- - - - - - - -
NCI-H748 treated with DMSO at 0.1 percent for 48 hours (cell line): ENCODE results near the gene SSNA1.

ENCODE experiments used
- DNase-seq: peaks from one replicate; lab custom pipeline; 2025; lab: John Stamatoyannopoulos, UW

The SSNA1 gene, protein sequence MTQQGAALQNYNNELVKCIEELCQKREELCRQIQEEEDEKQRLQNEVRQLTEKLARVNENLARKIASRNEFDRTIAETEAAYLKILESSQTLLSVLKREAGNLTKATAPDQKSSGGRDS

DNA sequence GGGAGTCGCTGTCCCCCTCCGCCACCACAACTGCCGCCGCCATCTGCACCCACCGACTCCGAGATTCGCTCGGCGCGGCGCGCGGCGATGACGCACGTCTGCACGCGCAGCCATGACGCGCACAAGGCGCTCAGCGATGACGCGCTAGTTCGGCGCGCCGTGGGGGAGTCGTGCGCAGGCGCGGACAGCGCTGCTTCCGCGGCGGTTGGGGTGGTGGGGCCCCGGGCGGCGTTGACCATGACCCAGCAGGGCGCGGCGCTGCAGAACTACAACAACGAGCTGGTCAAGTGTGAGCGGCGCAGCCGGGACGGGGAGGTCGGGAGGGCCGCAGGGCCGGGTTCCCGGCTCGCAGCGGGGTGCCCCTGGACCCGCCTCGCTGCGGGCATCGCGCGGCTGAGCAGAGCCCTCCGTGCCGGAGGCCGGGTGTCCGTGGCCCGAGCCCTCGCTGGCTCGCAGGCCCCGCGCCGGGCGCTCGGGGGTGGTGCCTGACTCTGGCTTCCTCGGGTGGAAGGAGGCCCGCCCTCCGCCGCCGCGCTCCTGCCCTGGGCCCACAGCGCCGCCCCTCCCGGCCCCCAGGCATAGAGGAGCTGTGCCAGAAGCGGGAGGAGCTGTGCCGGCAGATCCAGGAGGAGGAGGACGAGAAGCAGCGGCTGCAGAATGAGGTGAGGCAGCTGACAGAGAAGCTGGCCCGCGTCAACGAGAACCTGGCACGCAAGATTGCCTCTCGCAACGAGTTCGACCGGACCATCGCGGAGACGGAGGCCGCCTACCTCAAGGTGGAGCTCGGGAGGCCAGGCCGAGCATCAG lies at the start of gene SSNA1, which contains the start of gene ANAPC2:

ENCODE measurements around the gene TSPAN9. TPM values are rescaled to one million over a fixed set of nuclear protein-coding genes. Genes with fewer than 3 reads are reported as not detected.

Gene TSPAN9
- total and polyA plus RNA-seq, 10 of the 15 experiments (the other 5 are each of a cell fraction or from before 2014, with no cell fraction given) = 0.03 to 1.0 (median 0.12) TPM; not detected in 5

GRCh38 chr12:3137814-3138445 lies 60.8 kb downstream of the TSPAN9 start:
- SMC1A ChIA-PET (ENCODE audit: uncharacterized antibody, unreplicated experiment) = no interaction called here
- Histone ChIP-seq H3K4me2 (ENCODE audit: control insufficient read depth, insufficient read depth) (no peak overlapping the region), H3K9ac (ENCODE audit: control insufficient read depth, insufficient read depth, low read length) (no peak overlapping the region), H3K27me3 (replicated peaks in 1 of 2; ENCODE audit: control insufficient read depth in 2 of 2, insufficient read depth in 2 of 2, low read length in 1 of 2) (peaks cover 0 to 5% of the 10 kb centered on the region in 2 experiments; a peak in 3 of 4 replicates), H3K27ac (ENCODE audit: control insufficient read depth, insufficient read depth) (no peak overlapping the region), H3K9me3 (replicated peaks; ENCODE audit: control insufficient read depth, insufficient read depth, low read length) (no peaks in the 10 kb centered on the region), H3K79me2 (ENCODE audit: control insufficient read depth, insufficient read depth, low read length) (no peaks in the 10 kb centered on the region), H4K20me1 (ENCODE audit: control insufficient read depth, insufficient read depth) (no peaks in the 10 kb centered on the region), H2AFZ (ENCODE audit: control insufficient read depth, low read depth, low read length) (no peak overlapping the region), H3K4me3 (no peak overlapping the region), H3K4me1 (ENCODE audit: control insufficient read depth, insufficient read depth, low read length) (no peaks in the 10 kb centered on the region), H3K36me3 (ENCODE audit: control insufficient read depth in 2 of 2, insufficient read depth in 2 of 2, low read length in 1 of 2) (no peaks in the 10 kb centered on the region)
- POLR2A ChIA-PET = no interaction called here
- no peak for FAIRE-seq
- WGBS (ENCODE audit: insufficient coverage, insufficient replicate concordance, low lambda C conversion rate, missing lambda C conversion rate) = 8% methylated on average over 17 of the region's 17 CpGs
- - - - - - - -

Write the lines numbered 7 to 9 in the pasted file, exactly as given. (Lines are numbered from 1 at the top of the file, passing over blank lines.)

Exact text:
Gene TSPAN9
- total and polyA plus RNA-seq, 10 of the 15 experiments (the other 5 are each of a cell fraction or from before 2014, with no cell fraction given) = 0.03 to 1.0 (median 0.12) TPM; not detected in 5

GRCh38 chr12:3137814-3138445 lies 60.8 kb downstream of the TSPAN9 start: